Get customers old and new to your new store
By Jim Raposa
When you’re expanding, moving or opening a new location, the to-do list is long, but make sure to consider the promotion and marketing of your new or added store.
Scott Clark of Spa & Sauna Company of Reno has traveled this road three times and is moving his original store to a higher-traffic location. “The first store is in a fairly remote part of town with lots of warehouse space, not on a main street,” Clark says. “We’ve had to promote that store aggressively to attract customers. Unlike other retailers, where they spread their additional stores across a wide area, our stores are all in the same ZIP code, carrying somewhat different products. Because those stores are easier to find than our original store, they drive most of the business. We’ve made the first store work by trading low rent for higher advertising and marketing costs.”
Clark brings foot traffic to new locations by starting with an announcement to existing customers. He sends emails, post cards, direct mail, and has done TV and newspaper advertising to announce a grand opening.
At Backyard Pool and Spa in Aurora, Ontario, Canada, owner Don Smith did the same when he folded his second store in Keswick (about 45 minutes north of the main store) into an updated original store at a new location in Aurora. “Several months before the move, we advertised it in-store to customers,” Smith says. “We also utilized our service department techs. When they went on a call, they left a letter with the customer detailing the move. We also retained our old phone numbers; this is so important and often overlooked. You might not reach everyone on your customer list; by retaining the old phone number, established customers can still find you.”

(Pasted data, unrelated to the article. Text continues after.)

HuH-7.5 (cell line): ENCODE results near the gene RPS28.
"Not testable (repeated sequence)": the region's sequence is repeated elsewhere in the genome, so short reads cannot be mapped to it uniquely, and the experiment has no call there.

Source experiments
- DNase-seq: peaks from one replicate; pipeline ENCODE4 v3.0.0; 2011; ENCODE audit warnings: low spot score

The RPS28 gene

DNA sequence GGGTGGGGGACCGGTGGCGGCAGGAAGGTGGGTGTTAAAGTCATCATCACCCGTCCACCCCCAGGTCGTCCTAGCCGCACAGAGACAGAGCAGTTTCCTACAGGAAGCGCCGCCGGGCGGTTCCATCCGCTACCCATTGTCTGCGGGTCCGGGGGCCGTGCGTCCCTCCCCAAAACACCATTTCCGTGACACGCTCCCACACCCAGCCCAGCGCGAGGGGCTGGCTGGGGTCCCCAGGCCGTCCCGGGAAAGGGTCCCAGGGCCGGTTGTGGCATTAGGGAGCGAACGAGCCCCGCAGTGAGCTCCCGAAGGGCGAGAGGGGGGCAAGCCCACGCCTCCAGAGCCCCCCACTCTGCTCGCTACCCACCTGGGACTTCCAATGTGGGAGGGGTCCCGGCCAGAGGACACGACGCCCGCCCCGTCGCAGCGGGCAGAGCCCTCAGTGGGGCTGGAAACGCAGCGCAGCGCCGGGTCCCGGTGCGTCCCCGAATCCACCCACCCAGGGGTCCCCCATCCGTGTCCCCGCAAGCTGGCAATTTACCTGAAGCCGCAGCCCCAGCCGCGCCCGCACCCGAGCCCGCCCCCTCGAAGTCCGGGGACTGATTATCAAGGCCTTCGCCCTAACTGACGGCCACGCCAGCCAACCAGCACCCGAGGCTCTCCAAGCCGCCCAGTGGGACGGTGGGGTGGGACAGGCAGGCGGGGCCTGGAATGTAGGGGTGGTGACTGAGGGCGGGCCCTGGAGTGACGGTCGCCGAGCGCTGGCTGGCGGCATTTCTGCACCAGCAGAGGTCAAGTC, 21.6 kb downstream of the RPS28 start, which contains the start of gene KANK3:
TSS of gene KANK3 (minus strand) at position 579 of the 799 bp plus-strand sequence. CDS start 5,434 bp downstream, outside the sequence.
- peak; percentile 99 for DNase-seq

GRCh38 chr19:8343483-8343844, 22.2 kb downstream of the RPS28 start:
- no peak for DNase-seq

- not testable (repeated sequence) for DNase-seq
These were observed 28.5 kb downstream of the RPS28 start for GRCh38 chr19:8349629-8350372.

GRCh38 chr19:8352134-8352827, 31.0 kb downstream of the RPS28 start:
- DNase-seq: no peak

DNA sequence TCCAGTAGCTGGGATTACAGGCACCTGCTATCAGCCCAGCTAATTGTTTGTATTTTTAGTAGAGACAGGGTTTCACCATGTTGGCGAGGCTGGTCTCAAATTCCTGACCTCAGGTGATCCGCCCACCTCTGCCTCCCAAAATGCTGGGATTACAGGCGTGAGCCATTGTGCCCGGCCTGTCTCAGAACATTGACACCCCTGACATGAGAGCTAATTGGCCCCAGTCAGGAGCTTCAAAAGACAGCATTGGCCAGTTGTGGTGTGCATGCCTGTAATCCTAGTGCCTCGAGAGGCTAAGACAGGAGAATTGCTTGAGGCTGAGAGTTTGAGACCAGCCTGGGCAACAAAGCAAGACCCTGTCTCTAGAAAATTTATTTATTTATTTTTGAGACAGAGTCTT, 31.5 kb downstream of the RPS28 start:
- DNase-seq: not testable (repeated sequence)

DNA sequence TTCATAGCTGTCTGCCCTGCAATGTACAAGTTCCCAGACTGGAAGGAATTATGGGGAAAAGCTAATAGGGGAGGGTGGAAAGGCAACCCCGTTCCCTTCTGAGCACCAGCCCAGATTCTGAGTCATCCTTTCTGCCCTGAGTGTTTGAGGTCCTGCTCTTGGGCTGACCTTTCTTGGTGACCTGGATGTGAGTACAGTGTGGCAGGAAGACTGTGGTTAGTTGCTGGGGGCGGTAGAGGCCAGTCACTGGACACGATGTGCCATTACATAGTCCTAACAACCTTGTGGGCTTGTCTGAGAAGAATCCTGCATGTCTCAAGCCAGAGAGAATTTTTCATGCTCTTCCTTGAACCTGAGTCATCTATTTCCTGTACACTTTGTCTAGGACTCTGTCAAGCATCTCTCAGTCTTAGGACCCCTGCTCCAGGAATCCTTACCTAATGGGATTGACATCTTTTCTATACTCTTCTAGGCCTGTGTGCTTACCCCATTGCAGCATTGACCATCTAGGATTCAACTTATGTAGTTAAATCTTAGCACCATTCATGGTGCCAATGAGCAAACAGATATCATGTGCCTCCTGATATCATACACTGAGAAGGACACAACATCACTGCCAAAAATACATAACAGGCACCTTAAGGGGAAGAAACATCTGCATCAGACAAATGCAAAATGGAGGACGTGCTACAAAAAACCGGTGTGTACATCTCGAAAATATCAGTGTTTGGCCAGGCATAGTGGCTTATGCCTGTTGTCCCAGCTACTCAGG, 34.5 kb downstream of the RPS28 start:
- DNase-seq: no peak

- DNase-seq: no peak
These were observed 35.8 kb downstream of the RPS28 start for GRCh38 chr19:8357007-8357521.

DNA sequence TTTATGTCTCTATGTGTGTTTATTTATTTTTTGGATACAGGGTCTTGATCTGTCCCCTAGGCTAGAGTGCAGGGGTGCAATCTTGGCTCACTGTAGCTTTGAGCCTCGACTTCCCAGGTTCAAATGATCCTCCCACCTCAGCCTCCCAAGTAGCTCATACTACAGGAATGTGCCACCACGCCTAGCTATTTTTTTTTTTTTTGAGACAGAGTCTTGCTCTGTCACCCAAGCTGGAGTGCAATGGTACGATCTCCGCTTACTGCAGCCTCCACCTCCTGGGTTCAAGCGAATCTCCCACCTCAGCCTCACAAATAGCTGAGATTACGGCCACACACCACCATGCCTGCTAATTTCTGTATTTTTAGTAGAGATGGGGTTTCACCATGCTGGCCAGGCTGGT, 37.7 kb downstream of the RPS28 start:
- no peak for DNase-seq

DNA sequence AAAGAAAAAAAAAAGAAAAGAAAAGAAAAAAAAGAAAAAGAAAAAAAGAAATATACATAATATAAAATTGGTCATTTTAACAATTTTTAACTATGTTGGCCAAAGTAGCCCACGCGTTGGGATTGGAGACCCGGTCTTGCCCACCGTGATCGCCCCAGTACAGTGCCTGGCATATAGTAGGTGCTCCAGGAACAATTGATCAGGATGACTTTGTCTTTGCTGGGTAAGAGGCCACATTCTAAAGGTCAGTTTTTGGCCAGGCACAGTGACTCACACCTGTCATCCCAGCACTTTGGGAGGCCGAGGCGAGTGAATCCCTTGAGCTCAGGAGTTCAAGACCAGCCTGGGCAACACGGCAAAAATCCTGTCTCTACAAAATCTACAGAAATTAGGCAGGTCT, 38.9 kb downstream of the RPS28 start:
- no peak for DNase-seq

Established customers are good, but you need new customers, too. Rather than rely exclusively on social media, Clark deliberately buys a mix of traditional and online ads. “Our biggest challenge with social media is the difficulty in measuring its effectiveness,” Clark says. “Views haven’t necessarily translated into clicks and contacts on our website from Facebook.” Organic website traffic and Google Adwords are additional tools Clark uses.
Smith’s customers, on the other hand, use social media heavily. “We promoted our new store on Facebook and Twitter, driving traffic to our website,” he says. “We enlisted our local Chamber of Commerce and had a ribbon-cutting ceremony at our grand opening.” Photos from such ribbon cuttings are often printed in local newspapers. Smith also held a grand-opening evening social event with hors d’oeuvres, and invited customers, their families, friends and suppliers.
Smith asked the new occupants at his old location if he could leave printed maps and directions to the new store location, which he says were expensive but worth it. The new tenants happily agreed, as it meant not having to repeatedly give directions to Smith’s store. Since spas are big-ticket items, Clark finds out where a new customer is in the buying timeline at a grand opening event. He reaches out with drips of information so when they are ready to buy, the prospect automatically thinks of Clark’s new or existing stores. “That’s a hard reality to swallow in marketing,” Clark says. “We were in San Jose, California, for many years. One day a guy walks into the store to buy a spa. The guy asks, ‘How long have you folks been in business?’ I tell him 12 years. He says, ‘No way…I’ve been driving by this place for 15 years and I’ve never seen you!’ He was blind to our 30-foot monument sign that read SPAS — until he was in the market for a tub. A grand opening just wasn’t on his radar when we opened.”